Additionally, the Task Force recommended that both the City and County encourage single resident occupancy units, make efforts to ensure safety in low-income communities, provide technical assistance to help people to take advantage of tax credits, issue general obligation bonds, and providing loans to developers of affordable housing.
The recommendations the Task Force made for UVA include developing higher density, mixed income units for students, faculty and staff. The idea is that if student housing on-Grounds is more attractive to students after their first year, they will move out of some of the affordable units in the City and free them up for other residents.
Albemarle Planning Commissioner Eric Strucko (Samuel Miller) and City Planning Commissioner Cheri Lewis both said a lack of information is an impediment to their moving forward with these recommendations. “We need to get a snapshot of the housing that’s out there and then assess the need people-wise,” Lewis said.
Both Commissions would like clearer numbers demonstrating where the need is and whether accepting cash proffers instead of affordable housing units meets the immediate demands of the community. Later on, it was discussed that in the County, Ron White makes the decision as to whether units or cash proffers are more appropriate for a specific project.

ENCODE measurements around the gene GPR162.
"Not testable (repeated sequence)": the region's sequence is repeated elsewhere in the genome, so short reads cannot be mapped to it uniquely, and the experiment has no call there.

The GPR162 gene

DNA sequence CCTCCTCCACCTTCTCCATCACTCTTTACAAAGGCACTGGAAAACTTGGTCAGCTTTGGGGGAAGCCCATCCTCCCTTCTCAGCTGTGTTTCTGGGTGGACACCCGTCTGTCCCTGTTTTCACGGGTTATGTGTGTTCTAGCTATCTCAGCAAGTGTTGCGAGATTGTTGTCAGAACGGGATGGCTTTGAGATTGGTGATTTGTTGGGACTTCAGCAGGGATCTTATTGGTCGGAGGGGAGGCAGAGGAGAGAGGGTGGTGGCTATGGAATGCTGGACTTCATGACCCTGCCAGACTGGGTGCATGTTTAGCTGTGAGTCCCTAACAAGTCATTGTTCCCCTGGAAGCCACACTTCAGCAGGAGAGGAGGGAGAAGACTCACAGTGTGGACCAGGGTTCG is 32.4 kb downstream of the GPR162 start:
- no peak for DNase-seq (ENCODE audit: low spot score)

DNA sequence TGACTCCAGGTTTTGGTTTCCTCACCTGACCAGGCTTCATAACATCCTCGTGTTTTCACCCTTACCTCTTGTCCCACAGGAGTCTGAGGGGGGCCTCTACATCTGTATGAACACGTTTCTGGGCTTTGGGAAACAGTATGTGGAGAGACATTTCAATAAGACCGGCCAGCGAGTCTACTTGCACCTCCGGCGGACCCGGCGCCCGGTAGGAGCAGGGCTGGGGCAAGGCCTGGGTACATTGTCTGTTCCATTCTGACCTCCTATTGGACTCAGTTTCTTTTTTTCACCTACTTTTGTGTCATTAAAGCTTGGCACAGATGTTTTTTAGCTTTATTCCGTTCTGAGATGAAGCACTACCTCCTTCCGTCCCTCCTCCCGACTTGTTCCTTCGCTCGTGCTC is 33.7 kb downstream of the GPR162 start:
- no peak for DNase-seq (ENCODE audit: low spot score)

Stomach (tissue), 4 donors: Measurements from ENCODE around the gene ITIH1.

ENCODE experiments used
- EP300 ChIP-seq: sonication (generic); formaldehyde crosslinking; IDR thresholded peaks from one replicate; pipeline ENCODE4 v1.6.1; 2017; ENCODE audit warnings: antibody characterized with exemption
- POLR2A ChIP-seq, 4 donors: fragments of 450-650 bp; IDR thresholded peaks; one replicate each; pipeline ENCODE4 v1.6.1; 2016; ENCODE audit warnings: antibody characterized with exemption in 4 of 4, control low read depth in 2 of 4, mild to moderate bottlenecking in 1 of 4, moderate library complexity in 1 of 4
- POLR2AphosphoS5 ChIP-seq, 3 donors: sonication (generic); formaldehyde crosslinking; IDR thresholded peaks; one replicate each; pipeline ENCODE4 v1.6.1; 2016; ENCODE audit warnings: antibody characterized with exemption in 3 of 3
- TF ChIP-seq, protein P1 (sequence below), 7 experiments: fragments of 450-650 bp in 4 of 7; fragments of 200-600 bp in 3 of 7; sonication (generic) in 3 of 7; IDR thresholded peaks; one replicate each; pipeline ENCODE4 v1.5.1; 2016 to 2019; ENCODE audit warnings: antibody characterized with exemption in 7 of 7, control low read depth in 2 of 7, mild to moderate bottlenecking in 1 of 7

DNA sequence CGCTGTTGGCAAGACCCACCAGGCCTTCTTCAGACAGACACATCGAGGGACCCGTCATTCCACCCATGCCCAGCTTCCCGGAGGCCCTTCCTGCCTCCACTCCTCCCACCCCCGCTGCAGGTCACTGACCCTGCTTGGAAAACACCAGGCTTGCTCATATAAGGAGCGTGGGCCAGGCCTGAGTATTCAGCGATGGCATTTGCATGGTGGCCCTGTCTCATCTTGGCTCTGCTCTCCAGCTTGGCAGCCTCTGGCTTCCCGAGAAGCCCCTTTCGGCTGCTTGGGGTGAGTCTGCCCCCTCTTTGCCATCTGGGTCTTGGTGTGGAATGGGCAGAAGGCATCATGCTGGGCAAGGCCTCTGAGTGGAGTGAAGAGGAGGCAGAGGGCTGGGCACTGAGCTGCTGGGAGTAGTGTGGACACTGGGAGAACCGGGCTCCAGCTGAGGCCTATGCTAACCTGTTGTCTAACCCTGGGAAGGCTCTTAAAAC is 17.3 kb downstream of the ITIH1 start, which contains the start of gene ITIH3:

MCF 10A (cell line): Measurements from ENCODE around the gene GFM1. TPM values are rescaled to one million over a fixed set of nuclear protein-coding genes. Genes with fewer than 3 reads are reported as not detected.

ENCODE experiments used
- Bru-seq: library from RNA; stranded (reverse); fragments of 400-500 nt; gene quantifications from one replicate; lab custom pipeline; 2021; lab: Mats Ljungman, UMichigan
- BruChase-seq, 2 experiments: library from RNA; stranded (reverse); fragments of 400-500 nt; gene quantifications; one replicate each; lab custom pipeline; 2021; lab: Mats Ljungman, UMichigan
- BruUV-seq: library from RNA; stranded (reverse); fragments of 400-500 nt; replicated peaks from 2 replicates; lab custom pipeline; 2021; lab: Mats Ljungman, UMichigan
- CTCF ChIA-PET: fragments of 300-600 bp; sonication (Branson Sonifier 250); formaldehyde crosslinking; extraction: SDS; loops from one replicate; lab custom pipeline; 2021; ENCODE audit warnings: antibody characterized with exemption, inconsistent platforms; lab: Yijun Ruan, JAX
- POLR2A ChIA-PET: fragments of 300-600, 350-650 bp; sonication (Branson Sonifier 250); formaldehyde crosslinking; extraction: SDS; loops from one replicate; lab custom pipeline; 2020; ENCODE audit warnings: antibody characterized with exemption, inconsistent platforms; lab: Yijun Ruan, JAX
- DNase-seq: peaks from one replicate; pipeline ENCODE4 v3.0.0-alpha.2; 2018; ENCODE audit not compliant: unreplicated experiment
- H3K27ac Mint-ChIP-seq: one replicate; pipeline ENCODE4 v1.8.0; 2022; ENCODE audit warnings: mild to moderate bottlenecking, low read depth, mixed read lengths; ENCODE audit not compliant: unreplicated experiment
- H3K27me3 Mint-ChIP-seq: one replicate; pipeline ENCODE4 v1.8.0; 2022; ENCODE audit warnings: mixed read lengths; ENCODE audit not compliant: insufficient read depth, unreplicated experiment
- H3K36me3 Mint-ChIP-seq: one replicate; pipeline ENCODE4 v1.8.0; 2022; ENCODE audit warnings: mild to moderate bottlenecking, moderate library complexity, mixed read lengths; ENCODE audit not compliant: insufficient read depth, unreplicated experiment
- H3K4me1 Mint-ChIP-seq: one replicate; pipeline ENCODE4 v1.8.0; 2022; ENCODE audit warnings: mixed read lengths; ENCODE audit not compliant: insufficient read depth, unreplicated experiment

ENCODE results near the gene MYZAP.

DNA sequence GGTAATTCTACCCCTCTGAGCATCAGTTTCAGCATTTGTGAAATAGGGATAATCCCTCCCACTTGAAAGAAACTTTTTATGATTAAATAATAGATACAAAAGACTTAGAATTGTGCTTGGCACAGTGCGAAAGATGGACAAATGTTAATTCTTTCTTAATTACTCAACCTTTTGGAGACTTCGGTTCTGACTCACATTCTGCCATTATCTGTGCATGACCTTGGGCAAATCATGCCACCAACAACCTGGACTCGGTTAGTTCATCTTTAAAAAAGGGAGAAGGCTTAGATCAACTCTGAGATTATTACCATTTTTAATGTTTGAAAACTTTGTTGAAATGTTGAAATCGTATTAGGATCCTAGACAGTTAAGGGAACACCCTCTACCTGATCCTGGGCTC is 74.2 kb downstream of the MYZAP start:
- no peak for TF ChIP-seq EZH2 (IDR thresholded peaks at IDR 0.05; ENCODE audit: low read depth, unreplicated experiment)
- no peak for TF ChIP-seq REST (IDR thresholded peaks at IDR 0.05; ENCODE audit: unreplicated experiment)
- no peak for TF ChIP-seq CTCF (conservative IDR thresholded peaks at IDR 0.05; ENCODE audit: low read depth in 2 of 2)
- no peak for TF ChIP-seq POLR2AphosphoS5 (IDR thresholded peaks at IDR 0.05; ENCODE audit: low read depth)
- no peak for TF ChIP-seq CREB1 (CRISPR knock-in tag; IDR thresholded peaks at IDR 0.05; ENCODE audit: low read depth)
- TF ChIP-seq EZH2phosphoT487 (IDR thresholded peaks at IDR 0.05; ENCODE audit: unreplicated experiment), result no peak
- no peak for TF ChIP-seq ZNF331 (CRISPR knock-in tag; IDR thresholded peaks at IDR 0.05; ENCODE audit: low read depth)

The issue was raised that perhaps this problem needs to be dealt with in the context of a larger social challenge involving encouraging a living wage, access to transportation and the way people manage their disposable incomes. Jason Pearson, Chairman of the Charlottesville Planning Commission, commented that it seems that these recommendations are a way of catching up to current demand but not actually getting ahead of the problem.
In response to the recommendation that UVA dedicate an annual fund to affordable housing, David Neuman, Architect for the University, pointed out that it is illegal and against the mission of the University to dedicate annual funds for these initiatives outside the University. In discussing UVA’s place on the Task Force he said, “We joined the group to learn about the issues in a way I don’t think we could otherwise do.” On transportation matters, however, the University has